2. Look at the companies your competitors integrate with. Are any of them prominent in your industry?
  3. Analyze your ideal customer profile (ICP) and identify which other softwares they’re using. What might be the best integration to streamline their processes?

Take your list of potential partners and rank them in order of potential revenue from the partnership. Then, after getting internal buy-in, start reaching out to begin discussions with their partnerships, integrations, and product teams. 

These discussions can take some time, so reach out to your top integration partners first and keep going down the line, prioritizing in order of revenue potential.

How to build an integration with your tech partner

While the advantages of integration partners are plentiful, constructing the actual integration can be quite challenging.

Let's explore the various methods you can employ to develop integrations with prospective partners:

Joint build

One approach to building integrations is to collaborate and share the workload by developing the integration jointly.

If both companies recognize the value of building an integration and see a significant addressable market to reach, a joint build can be a viable option.

By working together, both parties can share the workload and costs of building the integration, as well as have a joint commitment to the integration's success.

However, a joint build strategy can also be challenging.

Clear communication and coordination are essential for a successful project and both companies must align on the project scope, timeline, and budget, and agree on how to divide the work and overall responsibilities.

API (one-sided build)

If only one party sees the benefit of an integration, or if a smaller company wants to integrate with a larger technology player, there is an option to build the integration on top of the company's APIs.

Application Programming Interfaces (APIs) facilitate communication between different software systems.

In this scenario, a company's developers can leverage their APIs to build the necessary integration. This approach allows for a faster and more cost-effective integration, as it eliminates the need for a joint build or other complex integration approaches.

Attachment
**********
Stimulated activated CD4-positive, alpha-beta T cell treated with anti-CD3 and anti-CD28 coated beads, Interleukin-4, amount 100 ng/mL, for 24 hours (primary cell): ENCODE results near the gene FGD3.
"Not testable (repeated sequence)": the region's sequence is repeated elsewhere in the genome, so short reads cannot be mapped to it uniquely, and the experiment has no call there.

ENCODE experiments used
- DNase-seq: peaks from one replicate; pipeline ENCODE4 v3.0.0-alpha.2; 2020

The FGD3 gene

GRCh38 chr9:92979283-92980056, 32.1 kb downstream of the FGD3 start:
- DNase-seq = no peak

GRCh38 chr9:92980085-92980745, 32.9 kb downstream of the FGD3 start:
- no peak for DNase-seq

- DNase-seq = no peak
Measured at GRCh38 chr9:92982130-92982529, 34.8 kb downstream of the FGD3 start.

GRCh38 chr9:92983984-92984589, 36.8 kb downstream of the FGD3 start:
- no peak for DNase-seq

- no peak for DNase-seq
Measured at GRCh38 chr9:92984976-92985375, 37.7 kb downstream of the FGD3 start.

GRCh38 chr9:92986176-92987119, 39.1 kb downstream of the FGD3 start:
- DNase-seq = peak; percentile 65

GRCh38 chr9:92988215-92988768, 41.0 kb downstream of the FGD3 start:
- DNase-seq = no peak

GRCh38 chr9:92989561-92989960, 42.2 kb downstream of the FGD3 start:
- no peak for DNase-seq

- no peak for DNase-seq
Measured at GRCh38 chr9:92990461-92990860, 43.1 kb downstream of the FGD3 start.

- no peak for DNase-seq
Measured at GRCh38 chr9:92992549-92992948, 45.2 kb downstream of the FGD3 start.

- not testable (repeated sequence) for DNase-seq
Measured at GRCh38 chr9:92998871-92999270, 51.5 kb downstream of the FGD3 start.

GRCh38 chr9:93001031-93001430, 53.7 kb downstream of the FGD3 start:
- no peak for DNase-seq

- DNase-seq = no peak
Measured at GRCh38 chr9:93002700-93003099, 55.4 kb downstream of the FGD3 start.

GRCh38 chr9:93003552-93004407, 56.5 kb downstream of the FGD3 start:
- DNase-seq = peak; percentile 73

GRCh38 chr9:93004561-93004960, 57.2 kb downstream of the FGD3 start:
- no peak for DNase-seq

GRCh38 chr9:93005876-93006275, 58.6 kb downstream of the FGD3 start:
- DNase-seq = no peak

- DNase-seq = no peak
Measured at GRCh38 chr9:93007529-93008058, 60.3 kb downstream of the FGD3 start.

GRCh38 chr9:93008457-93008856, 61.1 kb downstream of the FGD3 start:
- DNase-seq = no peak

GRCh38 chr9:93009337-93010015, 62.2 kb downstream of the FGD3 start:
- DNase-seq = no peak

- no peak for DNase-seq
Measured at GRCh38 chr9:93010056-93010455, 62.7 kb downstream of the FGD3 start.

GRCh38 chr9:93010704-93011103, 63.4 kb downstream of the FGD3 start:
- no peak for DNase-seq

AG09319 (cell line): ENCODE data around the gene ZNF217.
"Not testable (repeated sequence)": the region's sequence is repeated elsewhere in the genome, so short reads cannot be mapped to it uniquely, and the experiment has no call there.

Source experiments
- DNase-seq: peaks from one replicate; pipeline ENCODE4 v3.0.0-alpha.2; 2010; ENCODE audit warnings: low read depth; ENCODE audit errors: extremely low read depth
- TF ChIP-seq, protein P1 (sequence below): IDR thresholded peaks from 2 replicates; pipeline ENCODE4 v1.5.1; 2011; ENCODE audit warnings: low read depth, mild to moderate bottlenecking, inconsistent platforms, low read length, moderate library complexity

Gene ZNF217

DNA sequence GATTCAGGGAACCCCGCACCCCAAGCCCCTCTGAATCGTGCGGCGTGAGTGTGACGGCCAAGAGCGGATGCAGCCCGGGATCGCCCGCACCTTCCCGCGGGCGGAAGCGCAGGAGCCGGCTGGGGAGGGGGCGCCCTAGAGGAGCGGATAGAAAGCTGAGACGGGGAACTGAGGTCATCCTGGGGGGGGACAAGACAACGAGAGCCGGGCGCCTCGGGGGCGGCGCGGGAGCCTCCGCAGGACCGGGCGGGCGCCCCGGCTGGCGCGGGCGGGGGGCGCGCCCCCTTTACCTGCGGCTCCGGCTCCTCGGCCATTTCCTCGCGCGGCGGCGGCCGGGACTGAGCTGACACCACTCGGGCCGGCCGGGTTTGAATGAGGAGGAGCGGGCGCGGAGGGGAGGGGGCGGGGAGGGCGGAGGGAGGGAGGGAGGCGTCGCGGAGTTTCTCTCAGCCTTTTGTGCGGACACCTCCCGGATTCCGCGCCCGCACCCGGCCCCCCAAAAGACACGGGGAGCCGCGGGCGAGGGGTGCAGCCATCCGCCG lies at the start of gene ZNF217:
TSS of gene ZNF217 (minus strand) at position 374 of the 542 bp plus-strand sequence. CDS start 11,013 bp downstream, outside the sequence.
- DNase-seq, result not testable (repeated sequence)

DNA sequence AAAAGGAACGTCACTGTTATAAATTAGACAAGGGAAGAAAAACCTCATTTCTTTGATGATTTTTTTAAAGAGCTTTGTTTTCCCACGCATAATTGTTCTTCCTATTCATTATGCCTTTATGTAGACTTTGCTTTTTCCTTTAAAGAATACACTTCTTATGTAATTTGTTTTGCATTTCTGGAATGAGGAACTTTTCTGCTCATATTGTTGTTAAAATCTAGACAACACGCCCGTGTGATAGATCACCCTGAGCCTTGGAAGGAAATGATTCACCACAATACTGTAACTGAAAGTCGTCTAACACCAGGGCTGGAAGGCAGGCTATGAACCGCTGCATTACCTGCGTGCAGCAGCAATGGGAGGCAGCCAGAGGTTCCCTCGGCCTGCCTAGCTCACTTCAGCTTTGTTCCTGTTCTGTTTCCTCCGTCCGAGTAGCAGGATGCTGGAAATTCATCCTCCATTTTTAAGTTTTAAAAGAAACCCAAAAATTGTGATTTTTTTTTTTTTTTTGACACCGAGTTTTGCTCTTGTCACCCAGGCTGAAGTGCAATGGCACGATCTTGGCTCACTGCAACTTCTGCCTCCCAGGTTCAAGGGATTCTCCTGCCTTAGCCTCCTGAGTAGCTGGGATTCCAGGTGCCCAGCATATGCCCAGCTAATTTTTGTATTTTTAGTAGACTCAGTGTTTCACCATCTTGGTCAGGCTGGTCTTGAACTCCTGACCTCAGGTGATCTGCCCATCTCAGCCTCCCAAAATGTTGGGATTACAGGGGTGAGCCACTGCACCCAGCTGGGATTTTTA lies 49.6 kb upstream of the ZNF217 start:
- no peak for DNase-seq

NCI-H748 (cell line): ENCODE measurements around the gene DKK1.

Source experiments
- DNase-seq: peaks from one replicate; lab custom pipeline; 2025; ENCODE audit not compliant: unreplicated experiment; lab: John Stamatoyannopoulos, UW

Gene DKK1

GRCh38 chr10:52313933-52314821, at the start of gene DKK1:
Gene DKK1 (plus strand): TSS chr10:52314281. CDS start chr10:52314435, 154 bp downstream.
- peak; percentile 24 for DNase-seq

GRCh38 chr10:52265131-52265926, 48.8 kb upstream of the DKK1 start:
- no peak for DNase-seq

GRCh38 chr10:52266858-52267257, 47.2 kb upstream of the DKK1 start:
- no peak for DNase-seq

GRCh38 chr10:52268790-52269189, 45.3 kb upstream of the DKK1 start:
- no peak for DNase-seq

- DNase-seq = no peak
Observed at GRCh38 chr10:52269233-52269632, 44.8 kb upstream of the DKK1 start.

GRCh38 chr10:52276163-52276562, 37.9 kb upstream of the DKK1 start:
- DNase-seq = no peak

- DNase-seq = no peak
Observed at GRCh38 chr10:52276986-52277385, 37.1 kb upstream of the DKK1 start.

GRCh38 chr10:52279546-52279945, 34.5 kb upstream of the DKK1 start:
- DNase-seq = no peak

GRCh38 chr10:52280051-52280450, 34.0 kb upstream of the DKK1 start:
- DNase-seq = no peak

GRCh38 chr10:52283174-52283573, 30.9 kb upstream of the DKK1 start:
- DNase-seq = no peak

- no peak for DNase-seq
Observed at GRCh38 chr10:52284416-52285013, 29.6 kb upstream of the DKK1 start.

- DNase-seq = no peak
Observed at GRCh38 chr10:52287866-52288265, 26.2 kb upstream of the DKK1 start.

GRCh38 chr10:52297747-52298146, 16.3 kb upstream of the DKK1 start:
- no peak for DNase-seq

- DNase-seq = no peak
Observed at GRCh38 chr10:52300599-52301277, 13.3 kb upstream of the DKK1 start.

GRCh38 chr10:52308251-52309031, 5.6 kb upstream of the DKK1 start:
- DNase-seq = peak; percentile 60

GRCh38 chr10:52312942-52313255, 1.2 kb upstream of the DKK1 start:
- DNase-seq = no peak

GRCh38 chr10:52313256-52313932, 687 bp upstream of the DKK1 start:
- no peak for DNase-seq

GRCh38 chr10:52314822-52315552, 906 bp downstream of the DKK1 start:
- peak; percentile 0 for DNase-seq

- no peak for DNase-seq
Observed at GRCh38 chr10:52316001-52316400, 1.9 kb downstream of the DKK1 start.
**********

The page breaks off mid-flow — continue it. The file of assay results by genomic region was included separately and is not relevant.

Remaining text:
Another option to quickly build software integrations is with an iPaaS solution.

iPaaS solutions offer pre-built connectors and APIs. You can integrate systems quickly without having to build custom integrations from scratch. This approach can save you significant time and developer resources on both sides.

The major advantage of using an iPaaS solution is speed. You can create integrations in days and quickly scale your robust integration strategy to fit customer needs and market conditions.

Some of the popular iPaaS providers in the market include Tray.io and Paragon

These solutions offer a range of pre-built connectors and APIs, as well as tools for building custom integrations.

Leveraging the integration partnership

Too many companies fall into the trap of “if we build it, they will come.” Integration partnerships need to be promoted just like any other feature, and can help you build your business, too.

As you build the integration, start discussing some of these initiatives with your partners.

Co-marketing activities 

How can you and your partner promote the integration together? Here are some ideas:

  • Get the integration listed in both your marketplaces, on your site and embedded in your apps.
  • Create joint solution sheets, one-pagers, webinars, case studies, and blog posts.
  • Announce the integration via in-app notifications, email, social media, and paid channels.
  • Add the integration to your onboarding series.

Be creative and thorough when you promote your integration and make sure your partner is on the same page.

Co-selling activities 

Offer higher tier partners the options for sales team training, demo environments, regular meetings with your partner team, executive meetings to strategize GTM, and sales pipeline visibility.

Remember to use account mapping tools like Crossbeam or Reveal to identify customer overlap and target accounts better.

Learn more about ecosystem business model

Continuing to build out and promote your tech partners and integrations is a key part of growing your business through an ecosystem business model.

Get a free consultation to learn how you can better promote tech partnerships with an integration and ecosystem marketplace. Book a time today.